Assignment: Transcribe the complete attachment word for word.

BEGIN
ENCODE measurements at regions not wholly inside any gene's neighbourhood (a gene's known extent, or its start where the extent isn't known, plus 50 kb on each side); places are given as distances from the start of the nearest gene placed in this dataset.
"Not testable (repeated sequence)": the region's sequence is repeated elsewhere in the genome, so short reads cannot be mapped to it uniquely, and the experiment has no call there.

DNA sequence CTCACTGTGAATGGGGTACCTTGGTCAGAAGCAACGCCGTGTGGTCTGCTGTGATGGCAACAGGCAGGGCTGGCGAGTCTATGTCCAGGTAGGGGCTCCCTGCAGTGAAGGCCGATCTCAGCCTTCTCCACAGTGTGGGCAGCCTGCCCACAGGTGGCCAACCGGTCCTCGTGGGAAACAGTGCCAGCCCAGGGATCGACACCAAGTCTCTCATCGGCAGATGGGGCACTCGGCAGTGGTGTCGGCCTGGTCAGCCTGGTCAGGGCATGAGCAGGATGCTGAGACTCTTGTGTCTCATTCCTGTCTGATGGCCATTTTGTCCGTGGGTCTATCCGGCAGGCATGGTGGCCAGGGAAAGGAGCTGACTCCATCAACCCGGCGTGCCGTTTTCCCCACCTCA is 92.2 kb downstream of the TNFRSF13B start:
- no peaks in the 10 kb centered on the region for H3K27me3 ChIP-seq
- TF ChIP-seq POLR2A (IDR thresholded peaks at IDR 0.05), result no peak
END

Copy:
ENCODE measurements at regions not wholly inside any gene's neighbourhood (a gene's known extent, or its start where the extent isn't known, plus 50 kb on each side); places are given as distances from the start of the nearest gene placed in this dataset.
"Not testable (repeated sequence)": the region's sequence is repeated elsewhere in the genome, so short reads cannot be mapped to it uniquely, and the experiment has no call there.

DNA sequence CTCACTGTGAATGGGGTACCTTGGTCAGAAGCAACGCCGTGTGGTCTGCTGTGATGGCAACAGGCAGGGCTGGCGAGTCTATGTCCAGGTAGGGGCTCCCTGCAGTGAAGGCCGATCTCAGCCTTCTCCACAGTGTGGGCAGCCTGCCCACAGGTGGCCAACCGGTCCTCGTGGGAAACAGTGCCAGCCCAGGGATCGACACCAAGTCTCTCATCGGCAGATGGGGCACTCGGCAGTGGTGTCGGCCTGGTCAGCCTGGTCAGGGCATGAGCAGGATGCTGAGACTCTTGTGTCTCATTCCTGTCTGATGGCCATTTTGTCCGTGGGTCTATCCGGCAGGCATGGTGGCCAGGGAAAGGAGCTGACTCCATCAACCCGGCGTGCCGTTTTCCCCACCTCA is 92.2 kb downstream of the TNFRSF13B start:
- no peaks in the 10 kb centered on the region for H3K27me3 ChIP-seq
- TF ChIP-seq POLR2A (IDR thresholded peaks at IDR 0.05), result no peak